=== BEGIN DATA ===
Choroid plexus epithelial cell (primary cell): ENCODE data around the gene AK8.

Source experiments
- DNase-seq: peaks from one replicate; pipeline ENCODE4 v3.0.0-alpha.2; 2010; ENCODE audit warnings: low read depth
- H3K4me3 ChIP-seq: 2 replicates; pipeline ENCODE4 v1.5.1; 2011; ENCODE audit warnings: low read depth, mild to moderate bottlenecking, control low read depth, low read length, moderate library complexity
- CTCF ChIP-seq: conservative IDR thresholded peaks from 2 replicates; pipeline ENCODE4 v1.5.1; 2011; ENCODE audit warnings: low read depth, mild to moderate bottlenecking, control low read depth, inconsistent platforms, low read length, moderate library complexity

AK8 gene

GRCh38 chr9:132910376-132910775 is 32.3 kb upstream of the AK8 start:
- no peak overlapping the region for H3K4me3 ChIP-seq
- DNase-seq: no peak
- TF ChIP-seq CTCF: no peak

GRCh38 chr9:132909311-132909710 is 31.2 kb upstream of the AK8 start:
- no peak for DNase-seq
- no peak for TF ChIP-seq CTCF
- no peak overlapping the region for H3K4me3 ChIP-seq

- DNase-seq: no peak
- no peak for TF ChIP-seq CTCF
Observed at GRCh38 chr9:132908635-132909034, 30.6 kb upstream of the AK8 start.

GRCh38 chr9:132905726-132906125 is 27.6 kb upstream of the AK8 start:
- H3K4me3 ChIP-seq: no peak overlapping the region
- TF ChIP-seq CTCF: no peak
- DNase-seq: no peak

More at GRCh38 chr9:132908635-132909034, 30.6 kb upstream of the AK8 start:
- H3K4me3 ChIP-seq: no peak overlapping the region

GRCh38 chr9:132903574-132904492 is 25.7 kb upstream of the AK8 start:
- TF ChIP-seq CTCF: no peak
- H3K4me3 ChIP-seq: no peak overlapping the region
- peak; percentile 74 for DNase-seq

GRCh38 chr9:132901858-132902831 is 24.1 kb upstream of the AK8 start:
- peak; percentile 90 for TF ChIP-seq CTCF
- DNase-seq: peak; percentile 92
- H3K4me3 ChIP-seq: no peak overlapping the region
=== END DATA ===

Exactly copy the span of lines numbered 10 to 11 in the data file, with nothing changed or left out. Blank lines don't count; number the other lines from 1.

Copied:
- TF ChIP-seq CTCF: no peak

GRCh38 chr9:132909311-132909710 is 31.2 kb upstream of the AK8 start: